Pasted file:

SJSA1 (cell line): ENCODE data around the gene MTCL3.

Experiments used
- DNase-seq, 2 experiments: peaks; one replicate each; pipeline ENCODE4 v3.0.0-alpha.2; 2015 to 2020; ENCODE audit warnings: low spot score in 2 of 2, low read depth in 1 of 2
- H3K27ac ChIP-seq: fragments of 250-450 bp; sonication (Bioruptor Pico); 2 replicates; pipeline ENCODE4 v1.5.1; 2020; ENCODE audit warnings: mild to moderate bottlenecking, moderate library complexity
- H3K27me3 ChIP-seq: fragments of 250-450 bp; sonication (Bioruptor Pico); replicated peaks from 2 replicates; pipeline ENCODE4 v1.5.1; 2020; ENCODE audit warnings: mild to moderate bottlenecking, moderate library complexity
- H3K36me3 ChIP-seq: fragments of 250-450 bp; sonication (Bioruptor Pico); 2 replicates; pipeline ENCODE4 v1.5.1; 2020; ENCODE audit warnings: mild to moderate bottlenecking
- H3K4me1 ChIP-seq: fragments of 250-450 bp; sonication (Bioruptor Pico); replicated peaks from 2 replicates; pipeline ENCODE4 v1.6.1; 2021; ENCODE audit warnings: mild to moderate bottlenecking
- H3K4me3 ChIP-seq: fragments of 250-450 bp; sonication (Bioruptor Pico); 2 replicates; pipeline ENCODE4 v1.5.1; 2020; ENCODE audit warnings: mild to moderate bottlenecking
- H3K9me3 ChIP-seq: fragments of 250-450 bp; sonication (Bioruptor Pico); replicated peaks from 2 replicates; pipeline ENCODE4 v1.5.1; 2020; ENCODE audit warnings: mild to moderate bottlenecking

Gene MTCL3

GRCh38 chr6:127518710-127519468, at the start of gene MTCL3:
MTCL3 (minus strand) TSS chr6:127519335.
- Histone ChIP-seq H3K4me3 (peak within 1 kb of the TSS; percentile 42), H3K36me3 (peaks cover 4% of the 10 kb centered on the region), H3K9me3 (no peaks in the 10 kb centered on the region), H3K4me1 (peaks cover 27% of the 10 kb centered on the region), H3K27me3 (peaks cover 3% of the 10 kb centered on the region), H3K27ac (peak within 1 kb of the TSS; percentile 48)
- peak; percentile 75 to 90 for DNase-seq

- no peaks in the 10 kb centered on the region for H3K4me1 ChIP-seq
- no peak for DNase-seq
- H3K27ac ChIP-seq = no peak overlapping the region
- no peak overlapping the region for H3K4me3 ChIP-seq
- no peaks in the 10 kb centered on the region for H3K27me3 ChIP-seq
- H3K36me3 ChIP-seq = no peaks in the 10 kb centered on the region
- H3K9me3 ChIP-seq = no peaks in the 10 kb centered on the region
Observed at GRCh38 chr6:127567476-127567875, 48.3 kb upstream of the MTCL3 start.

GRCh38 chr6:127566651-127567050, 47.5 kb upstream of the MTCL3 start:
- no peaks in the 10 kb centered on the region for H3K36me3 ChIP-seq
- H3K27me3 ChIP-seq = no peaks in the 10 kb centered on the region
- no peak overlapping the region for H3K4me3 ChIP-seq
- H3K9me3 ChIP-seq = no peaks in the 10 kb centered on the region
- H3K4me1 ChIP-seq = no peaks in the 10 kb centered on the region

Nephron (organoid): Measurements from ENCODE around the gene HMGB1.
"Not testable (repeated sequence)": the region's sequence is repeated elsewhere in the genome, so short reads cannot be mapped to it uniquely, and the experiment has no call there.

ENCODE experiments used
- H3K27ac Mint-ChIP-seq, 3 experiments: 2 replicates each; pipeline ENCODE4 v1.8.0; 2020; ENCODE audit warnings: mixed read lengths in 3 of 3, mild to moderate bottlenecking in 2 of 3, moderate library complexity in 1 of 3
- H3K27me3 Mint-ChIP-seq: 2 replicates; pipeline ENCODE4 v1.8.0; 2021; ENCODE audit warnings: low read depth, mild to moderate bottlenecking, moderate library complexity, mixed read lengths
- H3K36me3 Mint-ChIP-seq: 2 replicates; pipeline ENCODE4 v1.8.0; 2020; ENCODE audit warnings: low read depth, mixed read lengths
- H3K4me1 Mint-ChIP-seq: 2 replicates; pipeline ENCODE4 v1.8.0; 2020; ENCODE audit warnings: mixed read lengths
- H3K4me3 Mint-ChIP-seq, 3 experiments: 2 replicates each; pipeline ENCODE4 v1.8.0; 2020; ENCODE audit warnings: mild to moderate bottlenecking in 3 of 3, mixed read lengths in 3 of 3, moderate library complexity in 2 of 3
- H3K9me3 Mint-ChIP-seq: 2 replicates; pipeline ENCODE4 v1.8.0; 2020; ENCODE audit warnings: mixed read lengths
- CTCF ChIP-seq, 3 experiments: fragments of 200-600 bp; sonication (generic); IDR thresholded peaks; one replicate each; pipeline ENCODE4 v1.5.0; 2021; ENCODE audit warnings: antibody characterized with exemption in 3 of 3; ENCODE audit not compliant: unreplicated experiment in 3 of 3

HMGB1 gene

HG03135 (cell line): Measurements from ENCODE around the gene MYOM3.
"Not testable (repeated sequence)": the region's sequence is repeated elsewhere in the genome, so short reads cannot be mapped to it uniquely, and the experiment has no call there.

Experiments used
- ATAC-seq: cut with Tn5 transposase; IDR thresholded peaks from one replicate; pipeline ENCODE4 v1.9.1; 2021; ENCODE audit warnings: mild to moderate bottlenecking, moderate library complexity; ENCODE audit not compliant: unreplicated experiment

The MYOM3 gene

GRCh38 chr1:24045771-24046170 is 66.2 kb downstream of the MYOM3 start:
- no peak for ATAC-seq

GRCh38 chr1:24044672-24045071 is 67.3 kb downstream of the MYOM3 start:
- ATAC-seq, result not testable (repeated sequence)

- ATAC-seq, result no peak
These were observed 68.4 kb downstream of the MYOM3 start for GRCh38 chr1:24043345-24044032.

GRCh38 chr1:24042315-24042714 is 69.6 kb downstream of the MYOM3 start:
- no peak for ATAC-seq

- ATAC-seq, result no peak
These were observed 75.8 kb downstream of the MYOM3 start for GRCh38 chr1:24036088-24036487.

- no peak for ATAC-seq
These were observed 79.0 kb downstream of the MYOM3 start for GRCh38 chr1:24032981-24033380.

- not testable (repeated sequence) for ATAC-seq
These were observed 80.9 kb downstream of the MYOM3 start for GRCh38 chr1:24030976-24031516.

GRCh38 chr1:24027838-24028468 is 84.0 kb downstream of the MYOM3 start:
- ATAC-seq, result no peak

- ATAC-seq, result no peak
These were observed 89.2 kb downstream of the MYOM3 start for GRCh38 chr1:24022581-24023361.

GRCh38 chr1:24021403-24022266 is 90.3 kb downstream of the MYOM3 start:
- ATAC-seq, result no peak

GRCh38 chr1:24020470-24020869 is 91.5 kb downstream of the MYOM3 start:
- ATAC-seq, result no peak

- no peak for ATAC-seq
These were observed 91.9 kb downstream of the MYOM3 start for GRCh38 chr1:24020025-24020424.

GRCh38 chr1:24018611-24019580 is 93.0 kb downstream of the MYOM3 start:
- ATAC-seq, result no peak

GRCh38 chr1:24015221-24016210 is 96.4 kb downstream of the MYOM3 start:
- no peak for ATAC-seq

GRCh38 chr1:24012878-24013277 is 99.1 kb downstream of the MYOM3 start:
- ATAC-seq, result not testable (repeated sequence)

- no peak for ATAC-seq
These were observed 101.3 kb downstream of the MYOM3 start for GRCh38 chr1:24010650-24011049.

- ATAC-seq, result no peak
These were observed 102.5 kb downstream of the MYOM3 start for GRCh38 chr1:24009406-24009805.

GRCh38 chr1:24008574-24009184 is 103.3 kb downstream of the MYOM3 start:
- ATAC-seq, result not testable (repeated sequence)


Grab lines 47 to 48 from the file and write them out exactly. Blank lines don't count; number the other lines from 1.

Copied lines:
GRCh38 chr1:24044672-24045071 is 67.3 kb downstream of the MYOM3 start:
- ATAC-seq, result not testable (repeated sequence)